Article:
Xfinity is the brand Comcast is using for a pay-per-view service that works either from its TV or via its ISP services.
Hastings said he used his own service, on an Xbox, as well as Xfinity, using Comcast as his ISP, and that his Netflix usage counted against the service's 250 Gbytes/month data cap while the Xfinity use did not.
"The same device, the same IP address, the same wifi, the same internet connection, but totally different cap treatment.
In what way is this neutral?"
The short answer is it's not. Comcast says, however, that the Xbox content is only running inside Comcast's proprietary network, that the wider Internet isn't touched, and therefore it has not violated the rules.
This is not news and won't be news unless someone files a formal FCC complaint, and that complaint is taken seriously by the regulators. The treatment is made possible by the design of Comcast's network, which uses local Points of Presence as hubs, meaning content does not move outside infrastructure that Comcast owns. Rival ISPs like Verizon (VZ) and AT&T (T) would have to re-architect their networks along the lines of cable to do the same thing.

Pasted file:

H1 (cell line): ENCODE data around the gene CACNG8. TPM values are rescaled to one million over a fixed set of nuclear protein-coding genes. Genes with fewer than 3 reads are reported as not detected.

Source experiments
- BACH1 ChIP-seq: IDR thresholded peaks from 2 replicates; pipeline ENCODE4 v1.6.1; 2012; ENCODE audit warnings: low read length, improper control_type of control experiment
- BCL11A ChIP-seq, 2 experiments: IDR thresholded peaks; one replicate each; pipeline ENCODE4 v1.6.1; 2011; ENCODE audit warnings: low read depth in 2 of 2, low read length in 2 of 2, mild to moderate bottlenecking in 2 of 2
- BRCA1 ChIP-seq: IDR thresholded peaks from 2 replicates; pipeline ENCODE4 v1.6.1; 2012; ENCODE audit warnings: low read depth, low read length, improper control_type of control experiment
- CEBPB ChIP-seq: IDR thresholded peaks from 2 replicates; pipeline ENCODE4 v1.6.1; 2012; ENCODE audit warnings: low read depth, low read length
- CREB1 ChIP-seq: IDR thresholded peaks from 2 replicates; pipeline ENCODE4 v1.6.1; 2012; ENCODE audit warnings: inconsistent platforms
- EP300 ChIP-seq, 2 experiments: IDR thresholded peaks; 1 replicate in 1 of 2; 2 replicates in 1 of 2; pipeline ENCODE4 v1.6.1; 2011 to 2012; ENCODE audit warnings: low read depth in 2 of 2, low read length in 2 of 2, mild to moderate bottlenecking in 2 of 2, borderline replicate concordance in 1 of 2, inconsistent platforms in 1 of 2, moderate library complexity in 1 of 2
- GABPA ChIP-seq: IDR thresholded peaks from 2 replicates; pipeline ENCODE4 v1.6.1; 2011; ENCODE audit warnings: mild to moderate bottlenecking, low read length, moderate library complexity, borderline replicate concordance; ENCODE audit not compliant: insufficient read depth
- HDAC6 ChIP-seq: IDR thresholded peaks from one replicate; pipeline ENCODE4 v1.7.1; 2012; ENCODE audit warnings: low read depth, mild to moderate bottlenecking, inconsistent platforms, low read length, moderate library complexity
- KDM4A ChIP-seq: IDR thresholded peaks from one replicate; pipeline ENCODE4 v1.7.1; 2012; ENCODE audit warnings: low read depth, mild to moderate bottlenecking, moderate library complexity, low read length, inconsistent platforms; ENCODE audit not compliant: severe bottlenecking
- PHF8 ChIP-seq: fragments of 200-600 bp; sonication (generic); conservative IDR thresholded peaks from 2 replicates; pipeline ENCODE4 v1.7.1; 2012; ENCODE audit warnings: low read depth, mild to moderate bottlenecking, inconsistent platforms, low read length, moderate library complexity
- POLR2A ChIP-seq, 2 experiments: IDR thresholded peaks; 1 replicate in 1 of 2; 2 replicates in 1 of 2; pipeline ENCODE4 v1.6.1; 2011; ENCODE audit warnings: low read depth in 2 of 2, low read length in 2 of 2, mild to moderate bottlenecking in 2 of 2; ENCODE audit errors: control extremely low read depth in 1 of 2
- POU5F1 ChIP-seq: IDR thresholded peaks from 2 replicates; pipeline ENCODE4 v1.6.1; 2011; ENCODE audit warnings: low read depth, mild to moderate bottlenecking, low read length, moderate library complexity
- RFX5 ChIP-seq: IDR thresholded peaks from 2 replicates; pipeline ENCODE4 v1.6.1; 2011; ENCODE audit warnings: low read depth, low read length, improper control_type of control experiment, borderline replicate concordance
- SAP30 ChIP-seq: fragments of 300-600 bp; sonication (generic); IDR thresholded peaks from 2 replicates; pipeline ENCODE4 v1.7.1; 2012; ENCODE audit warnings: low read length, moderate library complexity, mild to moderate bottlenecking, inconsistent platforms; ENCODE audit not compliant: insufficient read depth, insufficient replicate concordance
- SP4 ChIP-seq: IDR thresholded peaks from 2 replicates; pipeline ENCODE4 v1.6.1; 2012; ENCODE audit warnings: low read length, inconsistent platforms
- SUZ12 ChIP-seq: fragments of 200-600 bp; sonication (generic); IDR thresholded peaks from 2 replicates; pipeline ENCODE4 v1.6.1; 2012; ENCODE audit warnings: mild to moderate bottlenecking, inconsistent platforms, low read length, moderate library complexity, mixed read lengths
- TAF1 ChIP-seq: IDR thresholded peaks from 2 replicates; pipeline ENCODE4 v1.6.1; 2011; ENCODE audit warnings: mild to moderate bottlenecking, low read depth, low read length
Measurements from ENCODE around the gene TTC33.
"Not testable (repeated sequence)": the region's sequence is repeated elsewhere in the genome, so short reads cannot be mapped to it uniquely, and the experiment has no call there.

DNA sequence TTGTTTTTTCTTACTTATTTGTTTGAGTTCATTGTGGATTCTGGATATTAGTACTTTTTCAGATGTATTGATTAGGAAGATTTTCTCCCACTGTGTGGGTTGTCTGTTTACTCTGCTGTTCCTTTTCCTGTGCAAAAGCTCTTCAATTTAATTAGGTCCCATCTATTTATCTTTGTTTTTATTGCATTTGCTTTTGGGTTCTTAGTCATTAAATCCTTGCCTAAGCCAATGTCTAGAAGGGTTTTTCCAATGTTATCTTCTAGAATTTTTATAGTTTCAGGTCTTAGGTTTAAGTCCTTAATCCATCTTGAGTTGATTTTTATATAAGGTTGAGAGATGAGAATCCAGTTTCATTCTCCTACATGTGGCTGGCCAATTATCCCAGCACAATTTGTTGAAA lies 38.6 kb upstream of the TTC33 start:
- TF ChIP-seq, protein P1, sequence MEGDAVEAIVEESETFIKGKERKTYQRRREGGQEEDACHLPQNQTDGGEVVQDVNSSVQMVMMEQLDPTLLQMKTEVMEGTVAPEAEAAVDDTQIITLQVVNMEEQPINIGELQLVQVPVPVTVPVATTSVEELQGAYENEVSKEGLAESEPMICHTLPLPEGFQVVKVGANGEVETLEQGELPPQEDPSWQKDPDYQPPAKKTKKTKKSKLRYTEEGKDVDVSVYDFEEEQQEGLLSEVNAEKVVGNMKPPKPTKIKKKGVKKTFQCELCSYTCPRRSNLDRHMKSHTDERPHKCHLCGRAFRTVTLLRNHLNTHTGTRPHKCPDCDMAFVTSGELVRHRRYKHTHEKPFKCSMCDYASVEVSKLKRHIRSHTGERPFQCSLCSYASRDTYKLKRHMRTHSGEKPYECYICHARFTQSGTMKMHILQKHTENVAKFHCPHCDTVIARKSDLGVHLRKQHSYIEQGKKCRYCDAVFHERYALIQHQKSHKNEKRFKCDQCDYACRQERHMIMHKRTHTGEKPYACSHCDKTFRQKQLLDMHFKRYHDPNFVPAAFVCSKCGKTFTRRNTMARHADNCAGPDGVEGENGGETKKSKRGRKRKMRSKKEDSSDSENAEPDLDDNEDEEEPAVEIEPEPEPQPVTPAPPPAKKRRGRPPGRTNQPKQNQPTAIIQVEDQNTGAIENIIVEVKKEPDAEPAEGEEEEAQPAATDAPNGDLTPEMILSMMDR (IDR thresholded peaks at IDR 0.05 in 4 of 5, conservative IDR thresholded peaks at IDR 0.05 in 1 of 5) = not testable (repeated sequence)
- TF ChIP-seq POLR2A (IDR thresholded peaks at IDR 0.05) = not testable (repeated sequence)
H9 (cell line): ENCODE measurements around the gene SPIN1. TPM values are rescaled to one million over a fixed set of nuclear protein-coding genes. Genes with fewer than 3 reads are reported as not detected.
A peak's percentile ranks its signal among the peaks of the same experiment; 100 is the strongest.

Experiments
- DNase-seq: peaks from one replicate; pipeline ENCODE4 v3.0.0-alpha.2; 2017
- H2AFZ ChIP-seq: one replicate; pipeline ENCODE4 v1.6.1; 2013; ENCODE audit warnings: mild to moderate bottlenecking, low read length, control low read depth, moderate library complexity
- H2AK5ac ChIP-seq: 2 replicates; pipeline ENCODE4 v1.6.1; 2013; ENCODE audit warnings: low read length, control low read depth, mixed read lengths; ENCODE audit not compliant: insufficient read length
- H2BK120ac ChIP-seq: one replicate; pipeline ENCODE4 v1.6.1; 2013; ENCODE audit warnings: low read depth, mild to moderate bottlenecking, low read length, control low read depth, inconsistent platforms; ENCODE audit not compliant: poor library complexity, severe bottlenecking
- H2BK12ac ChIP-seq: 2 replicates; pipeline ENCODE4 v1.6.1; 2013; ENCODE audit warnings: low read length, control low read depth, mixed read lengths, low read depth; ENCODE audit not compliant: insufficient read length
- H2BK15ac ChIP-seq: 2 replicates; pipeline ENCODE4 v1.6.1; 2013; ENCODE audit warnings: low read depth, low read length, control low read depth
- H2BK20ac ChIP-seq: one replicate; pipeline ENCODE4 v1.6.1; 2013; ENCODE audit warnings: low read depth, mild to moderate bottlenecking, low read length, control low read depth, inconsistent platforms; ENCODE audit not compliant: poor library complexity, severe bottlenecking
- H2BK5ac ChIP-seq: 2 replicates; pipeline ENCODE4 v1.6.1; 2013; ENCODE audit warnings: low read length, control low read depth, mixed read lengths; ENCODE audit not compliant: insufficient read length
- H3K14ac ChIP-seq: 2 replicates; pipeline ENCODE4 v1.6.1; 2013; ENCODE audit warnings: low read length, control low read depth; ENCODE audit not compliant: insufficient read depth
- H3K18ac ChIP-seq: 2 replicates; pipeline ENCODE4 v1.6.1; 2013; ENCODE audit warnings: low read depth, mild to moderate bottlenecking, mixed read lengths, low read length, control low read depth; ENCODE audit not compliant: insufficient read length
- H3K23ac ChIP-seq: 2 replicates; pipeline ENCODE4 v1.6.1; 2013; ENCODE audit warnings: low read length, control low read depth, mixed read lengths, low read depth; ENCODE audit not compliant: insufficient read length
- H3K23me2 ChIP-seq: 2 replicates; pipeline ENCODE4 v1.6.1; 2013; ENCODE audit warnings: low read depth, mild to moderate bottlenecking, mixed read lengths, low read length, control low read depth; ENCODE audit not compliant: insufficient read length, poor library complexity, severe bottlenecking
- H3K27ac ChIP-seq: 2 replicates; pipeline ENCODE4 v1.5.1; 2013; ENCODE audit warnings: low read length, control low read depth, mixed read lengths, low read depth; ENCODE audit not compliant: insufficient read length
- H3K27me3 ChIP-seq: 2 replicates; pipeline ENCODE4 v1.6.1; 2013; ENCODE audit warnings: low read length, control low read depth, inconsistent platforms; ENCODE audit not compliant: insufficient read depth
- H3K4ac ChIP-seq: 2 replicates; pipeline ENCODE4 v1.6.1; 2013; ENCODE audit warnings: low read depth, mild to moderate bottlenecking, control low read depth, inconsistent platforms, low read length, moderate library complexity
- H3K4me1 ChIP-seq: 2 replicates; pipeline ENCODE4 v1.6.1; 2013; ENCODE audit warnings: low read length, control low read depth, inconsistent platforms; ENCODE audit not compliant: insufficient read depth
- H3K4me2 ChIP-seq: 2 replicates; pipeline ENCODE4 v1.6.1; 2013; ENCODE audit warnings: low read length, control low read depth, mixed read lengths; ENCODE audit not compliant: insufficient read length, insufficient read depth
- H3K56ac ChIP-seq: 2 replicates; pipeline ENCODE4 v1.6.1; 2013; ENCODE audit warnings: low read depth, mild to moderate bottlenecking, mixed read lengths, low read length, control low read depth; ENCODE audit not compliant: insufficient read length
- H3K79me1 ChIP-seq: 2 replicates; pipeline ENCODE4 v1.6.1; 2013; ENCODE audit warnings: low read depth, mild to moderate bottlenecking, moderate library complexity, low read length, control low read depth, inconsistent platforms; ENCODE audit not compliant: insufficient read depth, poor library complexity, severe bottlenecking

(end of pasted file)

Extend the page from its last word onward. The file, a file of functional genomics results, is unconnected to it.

The shot across the bow comes three months after Netflix hired a new government relations expert, Christopher Libertelli, who worked at Skype while that company was fighting its battles concerning Voice over IP with phone companies. Libertelli has created a political action committee called Flixpac to organize customers on the company's behalf.
Advocates for the cable industry, through the blog NetCompetition, are dismissing Netflix' complaints, calling it "the AOL of net streaming." The group calls Netflix' actions "panicky."
Translation: bring it on.
Question: will he? And how might the agency respond if he does?